Editorial: Long live Pierre

Pierre image.jpg

“Jesus” died last week.

Not the historic Jesus of Nazareth, the man who, Christians believe, died and then rose from his grave a few days later. I write rather of the 12-year-old “Jesus” of the Morton Street projects, the Haitian American child actor who won the lead role in the musical “Godspell” that was staged at the old St. Gregory’s Elementary School back in May 1985.

That fictionalized Messiah, the one who later became my college roommate, best man, loyal friend of forty years – and uncle, confidante, and protector to my children –was played by Pierre Auguste, who succumbed to a virulent cancer of the pancreas and liver last Wednesday night. He was 50 years old and seemed the picture of health as recently as July Fourth. He leaves behind his wife Ruth and their son, Evan, who is 12.

Pierre was many things in his far-too-short lifetime: a son, a brother, an uncle, a husband, and a father. He was a proud Black man with a distinctly Haitian sensibility infused with a heavy dose of Dorchester and Mattapan. He was a Boston Tech alumnus and a Boston College Eagle, a finance guru, a scholar, a music lover, a flirt, a hip-hop junkie, a Boston sports fan, a dreamer, and a dramatist.

So enamored of the stage and screen was he that at age 31 he left a cozy post at a big-name trading desk, packed up his car, and moved with his wife to Hollywood to pursue his passion. He got a Screen Actors Guild card and auditioned and had small parts on TV shows and commercials. He stayed in California for seven years before coming home with his family.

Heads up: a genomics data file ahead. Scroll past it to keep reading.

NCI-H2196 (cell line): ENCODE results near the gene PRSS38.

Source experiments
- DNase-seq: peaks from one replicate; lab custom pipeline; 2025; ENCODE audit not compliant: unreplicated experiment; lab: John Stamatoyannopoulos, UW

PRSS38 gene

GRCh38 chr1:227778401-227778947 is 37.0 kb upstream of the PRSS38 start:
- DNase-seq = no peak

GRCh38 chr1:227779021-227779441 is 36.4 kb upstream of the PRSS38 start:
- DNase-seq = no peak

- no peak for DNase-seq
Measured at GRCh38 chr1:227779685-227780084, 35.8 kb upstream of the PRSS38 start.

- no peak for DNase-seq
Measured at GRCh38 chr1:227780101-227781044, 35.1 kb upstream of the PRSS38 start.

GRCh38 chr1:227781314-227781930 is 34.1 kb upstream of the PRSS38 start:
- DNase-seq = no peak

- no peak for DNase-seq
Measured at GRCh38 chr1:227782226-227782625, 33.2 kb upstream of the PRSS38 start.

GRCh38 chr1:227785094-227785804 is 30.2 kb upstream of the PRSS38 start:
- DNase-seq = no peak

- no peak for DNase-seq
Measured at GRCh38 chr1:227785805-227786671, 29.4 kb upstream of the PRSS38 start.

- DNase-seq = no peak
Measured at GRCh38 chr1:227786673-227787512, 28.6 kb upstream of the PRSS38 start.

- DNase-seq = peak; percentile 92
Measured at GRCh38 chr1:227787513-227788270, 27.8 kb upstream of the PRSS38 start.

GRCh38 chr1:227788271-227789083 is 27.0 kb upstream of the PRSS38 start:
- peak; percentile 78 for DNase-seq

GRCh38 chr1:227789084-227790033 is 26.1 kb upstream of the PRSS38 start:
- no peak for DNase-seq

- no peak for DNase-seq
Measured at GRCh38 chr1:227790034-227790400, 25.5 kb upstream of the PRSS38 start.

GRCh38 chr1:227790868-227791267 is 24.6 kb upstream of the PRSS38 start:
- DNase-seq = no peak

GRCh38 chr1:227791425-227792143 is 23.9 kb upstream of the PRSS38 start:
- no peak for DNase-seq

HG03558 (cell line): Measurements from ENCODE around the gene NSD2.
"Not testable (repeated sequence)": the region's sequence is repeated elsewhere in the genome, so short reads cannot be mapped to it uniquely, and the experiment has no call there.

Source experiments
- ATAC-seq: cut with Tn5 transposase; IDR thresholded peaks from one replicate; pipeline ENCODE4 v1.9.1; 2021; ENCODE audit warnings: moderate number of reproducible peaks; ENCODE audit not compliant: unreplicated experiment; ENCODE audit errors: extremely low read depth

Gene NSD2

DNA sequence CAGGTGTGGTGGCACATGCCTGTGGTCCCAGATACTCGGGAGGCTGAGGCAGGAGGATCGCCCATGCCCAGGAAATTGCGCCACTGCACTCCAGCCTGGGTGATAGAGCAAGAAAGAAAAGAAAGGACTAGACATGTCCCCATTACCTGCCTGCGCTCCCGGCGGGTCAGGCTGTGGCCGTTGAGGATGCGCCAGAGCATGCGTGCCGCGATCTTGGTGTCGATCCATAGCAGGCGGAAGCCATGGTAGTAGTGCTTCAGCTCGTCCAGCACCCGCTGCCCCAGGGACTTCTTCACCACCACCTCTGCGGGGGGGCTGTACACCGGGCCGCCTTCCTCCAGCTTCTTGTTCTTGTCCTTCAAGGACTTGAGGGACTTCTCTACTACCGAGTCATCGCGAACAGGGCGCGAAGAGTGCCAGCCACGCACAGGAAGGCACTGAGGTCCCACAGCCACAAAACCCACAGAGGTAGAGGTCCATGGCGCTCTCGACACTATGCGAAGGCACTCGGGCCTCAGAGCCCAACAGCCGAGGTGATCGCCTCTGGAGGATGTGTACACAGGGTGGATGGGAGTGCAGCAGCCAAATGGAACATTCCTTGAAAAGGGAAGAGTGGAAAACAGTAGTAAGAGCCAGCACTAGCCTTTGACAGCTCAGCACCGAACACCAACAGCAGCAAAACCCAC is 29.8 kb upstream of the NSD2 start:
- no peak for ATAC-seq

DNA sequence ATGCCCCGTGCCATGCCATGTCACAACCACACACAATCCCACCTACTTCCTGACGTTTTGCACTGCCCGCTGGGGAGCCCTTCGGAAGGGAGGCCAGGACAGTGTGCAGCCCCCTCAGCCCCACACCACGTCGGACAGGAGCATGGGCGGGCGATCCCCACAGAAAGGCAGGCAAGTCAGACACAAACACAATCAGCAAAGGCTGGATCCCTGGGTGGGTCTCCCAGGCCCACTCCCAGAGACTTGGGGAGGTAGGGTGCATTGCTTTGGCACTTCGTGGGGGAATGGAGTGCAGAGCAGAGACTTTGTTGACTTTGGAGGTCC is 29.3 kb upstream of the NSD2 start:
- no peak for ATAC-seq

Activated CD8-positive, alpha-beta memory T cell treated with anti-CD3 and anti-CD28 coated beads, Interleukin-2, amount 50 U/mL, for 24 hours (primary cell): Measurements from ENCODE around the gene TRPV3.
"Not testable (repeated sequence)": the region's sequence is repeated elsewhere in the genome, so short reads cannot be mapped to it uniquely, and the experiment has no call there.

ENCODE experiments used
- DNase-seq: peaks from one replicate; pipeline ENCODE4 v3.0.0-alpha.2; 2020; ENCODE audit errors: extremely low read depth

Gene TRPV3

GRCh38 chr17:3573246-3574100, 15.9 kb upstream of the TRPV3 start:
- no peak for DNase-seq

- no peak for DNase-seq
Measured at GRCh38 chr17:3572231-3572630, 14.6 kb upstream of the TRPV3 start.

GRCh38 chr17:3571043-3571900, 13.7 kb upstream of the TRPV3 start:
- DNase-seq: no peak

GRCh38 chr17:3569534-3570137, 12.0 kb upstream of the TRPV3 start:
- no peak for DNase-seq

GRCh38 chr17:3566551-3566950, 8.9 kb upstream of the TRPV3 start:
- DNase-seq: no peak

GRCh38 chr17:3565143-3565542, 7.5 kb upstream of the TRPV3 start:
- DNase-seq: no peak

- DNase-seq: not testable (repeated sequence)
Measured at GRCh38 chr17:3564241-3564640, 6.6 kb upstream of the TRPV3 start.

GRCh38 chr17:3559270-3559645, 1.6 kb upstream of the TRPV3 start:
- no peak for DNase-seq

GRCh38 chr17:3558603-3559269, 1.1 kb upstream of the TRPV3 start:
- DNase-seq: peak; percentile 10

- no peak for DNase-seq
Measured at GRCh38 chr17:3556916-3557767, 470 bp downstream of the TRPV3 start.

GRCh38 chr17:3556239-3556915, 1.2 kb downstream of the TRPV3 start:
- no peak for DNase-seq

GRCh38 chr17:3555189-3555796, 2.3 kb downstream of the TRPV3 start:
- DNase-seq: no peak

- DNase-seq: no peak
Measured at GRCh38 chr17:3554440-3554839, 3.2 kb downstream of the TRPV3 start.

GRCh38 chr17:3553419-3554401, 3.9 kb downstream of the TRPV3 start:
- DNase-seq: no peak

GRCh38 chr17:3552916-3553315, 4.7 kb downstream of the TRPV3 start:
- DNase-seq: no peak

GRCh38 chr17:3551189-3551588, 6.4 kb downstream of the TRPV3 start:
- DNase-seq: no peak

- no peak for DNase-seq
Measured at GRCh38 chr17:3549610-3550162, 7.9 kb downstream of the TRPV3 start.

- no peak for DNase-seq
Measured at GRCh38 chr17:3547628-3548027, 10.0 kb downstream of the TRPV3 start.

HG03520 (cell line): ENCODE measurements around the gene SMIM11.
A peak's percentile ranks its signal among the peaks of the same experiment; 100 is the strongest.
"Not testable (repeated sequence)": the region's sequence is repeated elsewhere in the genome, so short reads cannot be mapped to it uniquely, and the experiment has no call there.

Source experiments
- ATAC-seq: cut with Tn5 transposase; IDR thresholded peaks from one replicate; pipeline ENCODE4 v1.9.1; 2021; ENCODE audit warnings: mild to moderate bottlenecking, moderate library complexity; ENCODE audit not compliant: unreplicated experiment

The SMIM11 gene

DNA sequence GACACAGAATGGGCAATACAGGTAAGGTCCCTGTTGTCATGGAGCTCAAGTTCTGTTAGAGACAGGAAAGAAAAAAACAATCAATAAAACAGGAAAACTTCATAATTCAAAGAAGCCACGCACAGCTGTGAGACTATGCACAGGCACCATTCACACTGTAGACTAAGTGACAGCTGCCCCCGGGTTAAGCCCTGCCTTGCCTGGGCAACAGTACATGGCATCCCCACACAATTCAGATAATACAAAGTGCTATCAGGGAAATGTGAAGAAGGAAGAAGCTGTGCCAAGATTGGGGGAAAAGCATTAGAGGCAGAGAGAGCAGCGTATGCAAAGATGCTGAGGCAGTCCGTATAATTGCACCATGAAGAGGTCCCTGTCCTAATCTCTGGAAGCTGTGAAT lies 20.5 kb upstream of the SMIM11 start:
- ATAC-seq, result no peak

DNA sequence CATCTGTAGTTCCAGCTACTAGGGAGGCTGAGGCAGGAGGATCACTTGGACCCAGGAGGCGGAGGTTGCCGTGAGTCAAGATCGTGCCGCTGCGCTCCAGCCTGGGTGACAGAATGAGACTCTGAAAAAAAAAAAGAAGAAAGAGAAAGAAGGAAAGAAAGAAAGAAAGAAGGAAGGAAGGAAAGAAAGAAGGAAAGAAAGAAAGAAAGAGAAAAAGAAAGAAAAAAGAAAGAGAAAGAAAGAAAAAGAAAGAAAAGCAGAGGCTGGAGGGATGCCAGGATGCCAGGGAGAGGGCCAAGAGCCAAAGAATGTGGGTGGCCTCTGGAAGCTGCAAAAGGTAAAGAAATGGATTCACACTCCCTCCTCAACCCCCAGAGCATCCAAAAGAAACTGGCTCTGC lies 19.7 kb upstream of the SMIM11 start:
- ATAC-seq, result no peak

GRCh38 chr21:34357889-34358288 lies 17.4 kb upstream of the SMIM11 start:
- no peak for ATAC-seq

A part of Pierre never left that stage in the St. Greg’s gym back in 1985. It propelled his dreams and opened up new horizons and friendships, including the one that he and I have enjoyed through the decades.

Pierre’s untimely, unexpected demise is a crushing blow to many here in Dorchester, in particular to his friends and former colleagues at The Reporter. Ruth was a longtime contributor to our sister publication, the Boston Haitian Reporter. And in 2020, when Covid was still a grave and unknown menace to the health and well-being of small businesses like this one, Pierre stepped in to offer his expertise in finance. It was Pierre who made sure The Reporter got essential “payroll protection” assistance and other grants— and in doing so, helped to keep this newspaper alive— even as he grieved the loss of his mom, who died during the pandemic’s earliest days.

His premature death feels like a grave injustice, one of many that we endure in this world. When Pierre portrayed Jesus back in 1985, the original script called for his death on the cross— and then a curtain drop. But this was a Catholic school production, after all. St. Greg’s pastor, Msgr. Paul Ryan, insisted that it end on a more upbeat note. Our solution: Pierre’s Jesus was resurrected amid a chorus of his choked-up classmates singing “Long live God.” That’s our prayer this week for our friend: “Long live Pierre.”

Funeral services for Pierre E. Auguste will be held this Friday (Jan. 5) at Temple Salem Seventh Day Adventist Church, 222 Woodrow Ave., Dorchester. Donations to a Go Fund Me account to assist his family are welcome in lieu of flowers.

Subscribe to the Dorchester Reporter